Review: Arrietty

Director: Hiromasa Yonebayashi

***originally written 17 August 2011***

I’ve never read The Borrowers. Never seen the movie starring John Goodman from 1997. So I came to Arrietty, the latest film from the wonderful Studio Ghibli, with no real expectations of any kind concerning the source material. This was, to me, just the latest work from one of the most interesting and (for the most part) rewarding film-making machines in the world.

I had an idea from the outset though that Arrietty and I were going to get along. From the little I knew about the storyline, I could see how it would strike a chord with Hayao Miyazaki and co. Some of the strongest recurring themes in Studio Ghibli animations are here; the pains of growing up, lamentations on the depletion of the natural world around us, the bonds of family. Ghibli and The Borrowers really seemed like a perfect fit.

The story then, in case there are others out there who don’t know, concerns a family of three ‘little people’ who live behind the walls and in the nooks and crannies of a country home where a young boy named Sho is staying whilst he awaits a heart operation. The family unit of the little people, or Borrowers, is made up of mother Homily, father Pod and daughter Arrietty. Arrietty has reached the crossroads of young adulthood, coming up on fourteen, and so her father has started to take her out on foraging expeditions around the house for useful items for the family to ‘borrow’. But in doing so he opens her up to the dangers of the big bad world, and the threat of being discovered by the humans.

And how stunning the big bad world really is. Unsurprisingly everything looks beautiful. An embarrassment of riches for the eye, more-so than any previous Ghibli production, and that’s saying something. Ghibli has always been at its finest when relishing in the little details. By blowing the world up to vast proportions, first time director Hiromasa Yonebayashi and his crew have delivered the most exquisitely rendered picture of the studio’s career. From raindrops to woodlice to the tight mezzanine places between rooms, everything takes on an adventurous grandeur whilst still maintaining that Ghibli charm. All of this enhanced dramatically by the astonishing sound design which utterly convinces and, at times, will have you on tenterhooks. Sound has not had such a dramatic role in a feature film since No Country For Old Men. It doesn’t just enhance the drama, but creates it. If nothing else, Arrietty is a master-class in the art of the foley artist.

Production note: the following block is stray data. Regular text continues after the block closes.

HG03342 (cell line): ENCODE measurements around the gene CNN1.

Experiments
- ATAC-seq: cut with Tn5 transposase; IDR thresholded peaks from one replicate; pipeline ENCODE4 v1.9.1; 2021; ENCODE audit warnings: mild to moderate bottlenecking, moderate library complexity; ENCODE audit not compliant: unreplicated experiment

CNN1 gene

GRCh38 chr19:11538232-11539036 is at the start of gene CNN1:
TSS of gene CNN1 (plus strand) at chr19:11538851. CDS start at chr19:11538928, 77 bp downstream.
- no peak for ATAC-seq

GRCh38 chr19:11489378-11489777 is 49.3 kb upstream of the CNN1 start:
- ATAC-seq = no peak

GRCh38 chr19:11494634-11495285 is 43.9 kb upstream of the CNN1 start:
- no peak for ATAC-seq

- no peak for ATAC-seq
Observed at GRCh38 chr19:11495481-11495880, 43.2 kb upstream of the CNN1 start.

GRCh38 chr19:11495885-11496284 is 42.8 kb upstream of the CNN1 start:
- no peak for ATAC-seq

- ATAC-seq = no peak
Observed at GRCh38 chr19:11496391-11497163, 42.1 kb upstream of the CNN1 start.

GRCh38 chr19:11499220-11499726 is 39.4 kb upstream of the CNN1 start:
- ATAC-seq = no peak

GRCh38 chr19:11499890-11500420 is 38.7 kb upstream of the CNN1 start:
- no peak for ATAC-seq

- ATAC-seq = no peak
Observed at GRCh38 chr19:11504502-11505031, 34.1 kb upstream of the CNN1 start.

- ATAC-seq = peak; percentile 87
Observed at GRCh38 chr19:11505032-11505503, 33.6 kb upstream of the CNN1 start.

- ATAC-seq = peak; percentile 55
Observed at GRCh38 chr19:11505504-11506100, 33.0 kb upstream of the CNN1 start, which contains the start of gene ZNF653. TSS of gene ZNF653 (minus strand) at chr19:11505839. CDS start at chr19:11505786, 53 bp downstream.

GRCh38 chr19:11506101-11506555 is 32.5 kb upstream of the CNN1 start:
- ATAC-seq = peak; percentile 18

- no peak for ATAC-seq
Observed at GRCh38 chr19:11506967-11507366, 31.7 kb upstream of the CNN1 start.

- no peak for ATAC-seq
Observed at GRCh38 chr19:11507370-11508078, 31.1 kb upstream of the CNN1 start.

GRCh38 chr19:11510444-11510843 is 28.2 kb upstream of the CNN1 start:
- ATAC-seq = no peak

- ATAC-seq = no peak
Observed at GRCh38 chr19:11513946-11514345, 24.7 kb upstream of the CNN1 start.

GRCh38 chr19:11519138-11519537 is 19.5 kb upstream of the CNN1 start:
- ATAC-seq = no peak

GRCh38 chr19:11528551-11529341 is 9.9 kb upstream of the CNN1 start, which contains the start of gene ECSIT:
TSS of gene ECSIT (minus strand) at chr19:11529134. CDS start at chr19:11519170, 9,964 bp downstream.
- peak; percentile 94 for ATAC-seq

All of which is wonderful news if you just want a piece of work out to impress. Fortunately Arrietty delivers more than that. Arrietty herself is reminiscent of previous heroines from the series; young, uncertain but stalwart. And the family dynamic is refreshingly free of Hollywood ‘issues’; Arrietty admires her warm-yet-stoic father and loves her scatterbrained, ever-worrying mother. At no point would you consider this family breaking apart. Sickly ‘human bean’ Sho is a quietly intelligent boy too, touched with a strange maturity thanks to his fragile condition and not above the occasional lamentation, vocalising the environmental concerns that have haunted Ghibli productions since the beginning. Yet he remains a child enamored by adventure and discovery. The film is at its most magical when he and Arrietty interact.

The last few years have been strange for Ghibli. After gaining a much wider audience, the pictures produced have struggled to find the balance they used to so effortlessly achieve. From the more-adult and convoluted Tales Of Earthsea to the overtly childish Ponyo, you’d have been forgiven for thinking that the magic was fading. Arrietty swiftly dispels any such fears and will unite younger audiences who will get swept up in its charming adventures, and the more mature viewers who can appreciate the poignancy, the majesty, the beauty.

Whether or not it is faithful to its source material is something I couldn’t care less about. The film from the Ghibli catalogue that Arrietty most resembles is My Neighbour Totoro. Both have relatively small storylines given life by simple pleasures, both feature characters saddened by illness, both concern the meeting of two worlds in a pastoral environment, both are love letters to the natural world. My Neighbour Totoro is my favourite Studio Ghibli picture. Arrietty isn’t far behind it. An absolute joy. Thoroughly recommended.

9 of 10

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